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You are here:Home>>Strategic Research & Analysis>>Governor Obi: As he turns the last lap
Monday, 18 March 2013 12:47

Governor Obi: As he turns the last lap

Written by Ifeanyi Afuba
Gov. Obi Gov. Obi

March 17, 2006 is a historic date in Nigeria for a number of reasons. With the inauguration of the government of Mr Peter Obi in Anambra State on this day, the advance of fascism under the Olusegun Obasanjo presidency was curtailed and vent given to the people’s democratic will.

 

This singular development broke the regimented pattern of so – called general elections, leaving in its wake, diversity – sensitive electoral calendar. The validation of Obi’s mandate from the April 19, 2003 governorship election further boosted multi party system in Nigeria. If APGA founded just four years earlier could soon assume control of a state government, this was perfect tonic for other fledgling parties to persevere and become relevant.

 

For the people of Anambra State, the day ushered in an era of peace and civil rule as the new regime effectively cancelled out the forces that had warred over a stolen mandate for close to three years. And following from this new order, a journey of economic reconstruction began in earnest.

 

The contract between the people and the incoming government was clear to both sides. Anambra State was sadly caught up in the throes of underdevelopment, neglect and misrule.

 

The potential leadership and followership both envisioned a season of social reconstruction as the path to recreating Anambra State, which understanding had led to Obi’s victory at the poll. Peter Obi met Anambra on the brink of a failed state when he assumed office in 2006.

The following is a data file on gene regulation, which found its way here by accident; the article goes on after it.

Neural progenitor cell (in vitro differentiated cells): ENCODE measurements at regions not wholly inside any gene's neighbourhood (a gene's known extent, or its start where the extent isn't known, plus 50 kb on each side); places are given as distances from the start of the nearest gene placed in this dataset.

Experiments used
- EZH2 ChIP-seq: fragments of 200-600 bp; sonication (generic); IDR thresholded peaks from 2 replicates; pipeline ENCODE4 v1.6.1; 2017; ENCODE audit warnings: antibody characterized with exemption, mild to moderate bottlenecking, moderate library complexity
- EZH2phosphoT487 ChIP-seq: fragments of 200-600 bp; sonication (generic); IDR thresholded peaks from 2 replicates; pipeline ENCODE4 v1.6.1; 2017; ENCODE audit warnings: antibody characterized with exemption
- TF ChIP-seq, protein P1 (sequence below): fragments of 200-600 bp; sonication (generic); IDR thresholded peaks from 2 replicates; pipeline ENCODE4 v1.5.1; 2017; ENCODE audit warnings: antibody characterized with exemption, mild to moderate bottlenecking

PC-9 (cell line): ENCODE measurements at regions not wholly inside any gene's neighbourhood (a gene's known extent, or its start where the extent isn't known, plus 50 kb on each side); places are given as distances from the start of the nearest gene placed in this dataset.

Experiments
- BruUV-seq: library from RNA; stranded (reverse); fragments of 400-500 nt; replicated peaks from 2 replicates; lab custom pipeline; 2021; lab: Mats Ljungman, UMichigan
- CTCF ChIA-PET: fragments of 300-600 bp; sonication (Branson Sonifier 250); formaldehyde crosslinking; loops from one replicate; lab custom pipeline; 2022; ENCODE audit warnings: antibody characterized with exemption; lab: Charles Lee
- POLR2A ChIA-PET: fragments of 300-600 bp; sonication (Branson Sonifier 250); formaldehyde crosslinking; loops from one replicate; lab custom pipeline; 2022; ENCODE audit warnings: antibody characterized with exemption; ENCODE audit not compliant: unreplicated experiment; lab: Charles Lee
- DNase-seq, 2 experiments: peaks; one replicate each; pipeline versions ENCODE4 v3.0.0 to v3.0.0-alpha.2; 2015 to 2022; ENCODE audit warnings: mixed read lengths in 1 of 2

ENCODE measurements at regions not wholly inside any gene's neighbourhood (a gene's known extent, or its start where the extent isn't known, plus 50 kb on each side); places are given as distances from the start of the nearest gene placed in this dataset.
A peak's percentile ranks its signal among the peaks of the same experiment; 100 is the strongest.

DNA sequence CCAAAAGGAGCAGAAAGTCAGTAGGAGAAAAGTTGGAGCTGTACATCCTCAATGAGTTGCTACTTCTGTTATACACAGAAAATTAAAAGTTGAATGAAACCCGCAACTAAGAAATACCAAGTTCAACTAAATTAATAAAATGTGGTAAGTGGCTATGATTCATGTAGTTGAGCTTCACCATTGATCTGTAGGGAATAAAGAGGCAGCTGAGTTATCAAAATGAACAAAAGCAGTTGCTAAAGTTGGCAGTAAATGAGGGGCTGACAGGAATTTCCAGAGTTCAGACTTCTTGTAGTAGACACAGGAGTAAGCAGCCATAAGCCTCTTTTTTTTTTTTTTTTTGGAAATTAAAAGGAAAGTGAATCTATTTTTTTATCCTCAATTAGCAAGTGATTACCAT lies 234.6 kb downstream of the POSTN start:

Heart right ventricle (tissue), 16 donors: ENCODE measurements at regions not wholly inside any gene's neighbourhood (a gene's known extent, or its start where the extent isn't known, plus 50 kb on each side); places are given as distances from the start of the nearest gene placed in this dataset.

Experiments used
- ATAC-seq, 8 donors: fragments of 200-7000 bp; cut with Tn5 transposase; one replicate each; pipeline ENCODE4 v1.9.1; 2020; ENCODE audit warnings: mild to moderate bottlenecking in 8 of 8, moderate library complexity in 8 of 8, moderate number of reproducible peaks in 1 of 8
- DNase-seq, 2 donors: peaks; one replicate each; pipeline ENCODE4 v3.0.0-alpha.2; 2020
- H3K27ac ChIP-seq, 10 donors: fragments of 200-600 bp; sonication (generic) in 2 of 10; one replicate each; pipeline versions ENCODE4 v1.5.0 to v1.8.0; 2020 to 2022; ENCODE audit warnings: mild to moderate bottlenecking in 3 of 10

Between 2003 and 2006, Anambra State was a war zone with two factions of the PDP battling for retention of Obi’s mandate. Several state of emergency plots were hatched, leading to the burning of the state’s few public infrastructure in November 2004. Investors and donor agencies had taken flight from the state.

 

As at 2006, no public school in the state had equipped and functional laboratory; no government-owned health institution had professional accreditation. The state university was a glorified primary school with a barren Igbariam campus existing only in name. Pensioners were owed accumulated arrears of 22 months pension while permanent secretaries and magistrates lacked official cars.

 

It was time to give vent to the vision of a mission but as it sometimes happens, the excitement of expectations could blur reality. For Obi the philosopher, you could not set out to restore a failed system using the same approaches and tools that led to its collapse in the first place. Nor could you hope to cure a troubled medical condition without the body experiencing some pains or inconvenience.

 

A salvage operation was to be done but perhaps, even more importantly; it had to de done systematically. With a business background, Obi would set forth his objectives and goals with clear targets and time frame. Reasonable space was to be devoted to planning.

 

And there the bubble burst. The roadside expectation of loud politics and showy leadership was not forthcoming from Obi who did not see grandstanding as a substitute for the serious work of governance. Development had to rank above populism for every government worth its name and especially for a state like Anambra whose condition was desperate.

 

The mistaken impression that road construction was the mark of an action government was deep seated and not surprisingly, the clamour for roads, roads and more roads rent the air. Would Obi accede to this emotional view of governance albeit with strong promise of political capital to be made out of it? This was a tempting and easy way out for a politician thinking of the next election.